|Beautiful something else
Author: Van Otterloo, Ash
When Sparrow's mother is sent to rehab for opiod addiction, Sparrow is sent to live in a commune with her estranged Aunt where Sparrow begins to embrace their true gender identity.
Kirkus Reviews (03/15/23)
School Library Journal (06/01/23)
The Bulletin of the Center for Children's Books (+) (00/05/23)
The Hornbook (00/07/23)
Full Text Reviews:
Booklist - 05/01/2023 In this moving tale of growing into yourself, Van Otterloo gives upper-middle-grade readers a relatable, imperfect nonbinary protagonist who struggles to make their way in a new school when an overdose sends their mom off to rehab. Sparrow, who has always bristled at their birth name and gender norms, is nervous about going to Windy Hall, her mother’s old home. According to her mom, it was “a palace of horrors,” but in the care of Sparrow’s estranged aunt, Mags, it’s a warm and accepting place. Against the backdrop of the rainbow-painted house and in the halls of a new school, Sparrow gets the chance to discover who they truly are with the help of some maybe-magical boots. While it occasionally feels a bit more pedantic than others in the genre, this story of overcoming internalized beliefs, learning to admit when you need help, and standing up for yourself as much as for your friends features a unique character in Sparrow, whom many children will appreciate spending time with. For fans of David Levithan and Kyle Lukoff. - Copyright 2023 Booklist.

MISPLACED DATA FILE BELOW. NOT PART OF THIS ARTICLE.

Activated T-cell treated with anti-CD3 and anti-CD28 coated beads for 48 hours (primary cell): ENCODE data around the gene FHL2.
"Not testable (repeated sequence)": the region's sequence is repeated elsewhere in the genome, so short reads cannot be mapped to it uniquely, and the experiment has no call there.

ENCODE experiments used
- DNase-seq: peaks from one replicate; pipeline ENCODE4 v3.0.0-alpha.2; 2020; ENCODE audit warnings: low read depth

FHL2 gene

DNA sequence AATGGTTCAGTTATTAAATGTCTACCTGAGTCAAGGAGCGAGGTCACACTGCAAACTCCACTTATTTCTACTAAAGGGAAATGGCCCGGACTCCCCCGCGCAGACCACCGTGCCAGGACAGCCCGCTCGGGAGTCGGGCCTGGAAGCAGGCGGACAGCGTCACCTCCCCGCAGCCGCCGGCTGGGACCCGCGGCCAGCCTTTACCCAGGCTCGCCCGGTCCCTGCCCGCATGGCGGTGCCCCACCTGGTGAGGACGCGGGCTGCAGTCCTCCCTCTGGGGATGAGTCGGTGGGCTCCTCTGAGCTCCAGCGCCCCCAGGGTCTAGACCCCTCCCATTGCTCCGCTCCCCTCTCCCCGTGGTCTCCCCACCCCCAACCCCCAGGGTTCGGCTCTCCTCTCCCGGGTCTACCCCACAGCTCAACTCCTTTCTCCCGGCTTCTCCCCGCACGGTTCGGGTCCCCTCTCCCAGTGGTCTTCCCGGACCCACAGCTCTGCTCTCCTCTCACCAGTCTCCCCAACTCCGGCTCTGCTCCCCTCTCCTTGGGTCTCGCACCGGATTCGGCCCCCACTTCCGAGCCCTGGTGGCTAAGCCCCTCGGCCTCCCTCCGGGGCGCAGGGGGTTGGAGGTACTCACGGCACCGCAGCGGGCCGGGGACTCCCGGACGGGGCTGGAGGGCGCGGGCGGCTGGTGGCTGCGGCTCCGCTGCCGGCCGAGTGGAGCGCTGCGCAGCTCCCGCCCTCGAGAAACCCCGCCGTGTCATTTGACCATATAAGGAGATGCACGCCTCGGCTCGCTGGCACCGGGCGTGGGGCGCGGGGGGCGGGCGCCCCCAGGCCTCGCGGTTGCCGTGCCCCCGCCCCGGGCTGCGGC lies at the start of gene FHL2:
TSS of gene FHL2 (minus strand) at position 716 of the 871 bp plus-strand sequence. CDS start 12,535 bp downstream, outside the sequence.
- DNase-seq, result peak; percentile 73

School Library Journal - 06/01/2023 Gr 3–7—An empowering identity story about standing your ground and not being afraid to speak your truth. Sparrow's mom, Abigail, is injured in a car wreck, forcing Sparrow, 12, to live with an aunt they never met. Aunt Mags, a trans woman, uses their childhood home Windy Hill as a haven for like-minded individuals seeking acceptance and self-expression. Sparrow finds a home here and begins a journey of self-discovery that allows them to become who they truly are, a queer, non-binary person. Otterloo covers a multitude of topics: intergenerational trauma, anxiety, mental health, honest communication, and the dangers of self medicating; also included are web resources on the gender spectrum. This book is testament to drama class as a hopeful pathway to finding your crew and the importance of women in science. Sparrow is a unique character who makes thoughtful observations, questions the status quo, all while possessing a remarkable knowledge of the natural world. VERDICT A perfect way to infuse fiction with science; use this with Eliot Schrefer's Queer Ducks (and Other Animals), in SEL classes, or offer it to those reading Ann Braden or Leslie Connor.—Laura Dooley-Taylor - Copyright 2023 Publishers Weekly, Library Journal and/or School Library Journal used with permission.